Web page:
Dragonfly Dance Mercy Mountain Series Book 1 by Becca Maxton Genre: Contemporary Romance
Some things are worth the wait…
Ben Mannis never got to be young, wild, and free. Both his parents died when he was 20, leaving him a ranch to run and younger siblings to raise. Now 42, life—and love—seems to have passed him by. Not that he’s complaining, the town is his family and he’s been too busy to fret a missing love-life. When he’s asked by the newspaper editor to show the Gazette’s owner around the local area for a few days, Ben is happy to oblige. Little does he know everything he’s missed out on is arriving wrapped in one sophisticated leggy, blonde package.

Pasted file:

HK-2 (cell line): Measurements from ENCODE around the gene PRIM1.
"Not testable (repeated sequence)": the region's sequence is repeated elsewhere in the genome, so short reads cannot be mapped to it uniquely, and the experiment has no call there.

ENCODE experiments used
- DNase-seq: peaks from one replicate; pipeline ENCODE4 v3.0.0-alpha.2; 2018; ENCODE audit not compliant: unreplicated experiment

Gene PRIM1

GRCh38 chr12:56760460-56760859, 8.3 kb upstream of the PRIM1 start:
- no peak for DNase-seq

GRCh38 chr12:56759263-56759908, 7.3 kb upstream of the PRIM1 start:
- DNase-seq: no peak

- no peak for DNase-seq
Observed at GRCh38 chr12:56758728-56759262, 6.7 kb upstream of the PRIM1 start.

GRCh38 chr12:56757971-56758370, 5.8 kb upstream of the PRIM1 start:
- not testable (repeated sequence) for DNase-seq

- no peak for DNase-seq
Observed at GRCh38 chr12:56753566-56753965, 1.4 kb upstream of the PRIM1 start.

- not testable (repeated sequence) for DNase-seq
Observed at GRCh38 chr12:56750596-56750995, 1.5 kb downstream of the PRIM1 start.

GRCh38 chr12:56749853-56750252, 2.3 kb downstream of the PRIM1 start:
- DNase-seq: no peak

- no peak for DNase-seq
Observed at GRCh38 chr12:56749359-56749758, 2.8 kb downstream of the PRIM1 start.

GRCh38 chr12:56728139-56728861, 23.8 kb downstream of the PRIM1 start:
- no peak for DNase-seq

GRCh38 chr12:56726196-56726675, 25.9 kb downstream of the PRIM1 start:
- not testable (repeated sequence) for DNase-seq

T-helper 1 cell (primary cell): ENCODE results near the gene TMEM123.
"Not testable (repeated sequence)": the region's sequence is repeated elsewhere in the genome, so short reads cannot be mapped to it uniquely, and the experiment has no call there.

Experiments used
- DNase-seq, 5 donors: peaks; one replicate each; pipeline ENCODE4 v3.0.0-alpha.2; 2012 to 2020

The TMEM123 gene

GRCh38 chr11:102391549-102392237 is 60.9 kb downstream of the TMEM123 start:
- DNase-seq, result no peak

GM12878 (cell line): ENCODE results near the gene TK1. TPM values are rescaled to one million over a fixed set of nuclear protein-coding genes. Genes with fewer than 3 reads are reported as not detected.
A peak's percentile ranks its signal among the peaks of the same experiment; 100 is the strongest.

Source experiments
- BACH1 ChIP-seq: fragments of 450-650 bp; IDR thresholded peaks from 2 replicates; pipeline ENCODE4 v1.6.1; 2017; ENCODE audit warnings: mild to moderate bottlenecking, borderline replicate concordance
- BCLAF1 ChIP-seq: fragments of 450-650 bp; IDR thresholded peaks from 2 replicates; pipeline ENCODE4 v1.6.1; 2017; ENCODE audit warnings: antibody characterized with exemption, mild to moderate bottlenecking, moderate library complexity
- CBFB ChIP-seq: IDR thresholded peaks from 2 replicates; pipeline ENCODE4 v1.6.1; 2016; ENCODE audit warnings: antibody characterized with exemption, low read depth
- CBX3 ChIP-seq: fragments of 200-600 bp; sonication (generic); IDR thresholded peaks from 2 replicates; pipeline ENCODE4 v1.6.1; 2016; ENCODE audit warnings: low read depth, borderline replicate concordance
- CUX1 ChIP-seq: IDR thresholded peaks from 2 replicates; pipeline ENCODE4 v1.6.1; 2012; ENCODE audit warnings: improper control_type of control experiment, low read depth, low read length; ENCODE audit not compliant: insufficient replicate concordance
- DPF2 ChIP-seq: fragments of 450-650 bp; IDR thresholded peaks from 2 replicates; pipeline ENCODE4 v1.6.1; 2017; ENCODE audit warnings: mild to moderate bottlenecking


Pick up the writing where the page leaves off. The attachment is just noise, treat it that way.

Catherine Kendall wants to live her creative dream and not the dictated life her father has assigned. As the only child, she’s been groomed to run the family publishing empire. Trouble is, she hates the news business, hates the city, and longs to live near mountains and indulge in becoming a sculptor. So, while the town thinks she’s come to inspect the Gazette, she’s really there on a frustrated dare her father tossed out—prove herself an artist or return to Kendall Publishing and never speak of her silly ambitions again. The mountains are just what she needed to spark her passion. Turns out, so is the handsome rancher acting as tour guide.
Can two late-bloomers turn a sexy fling into true love, or has their time passed them by?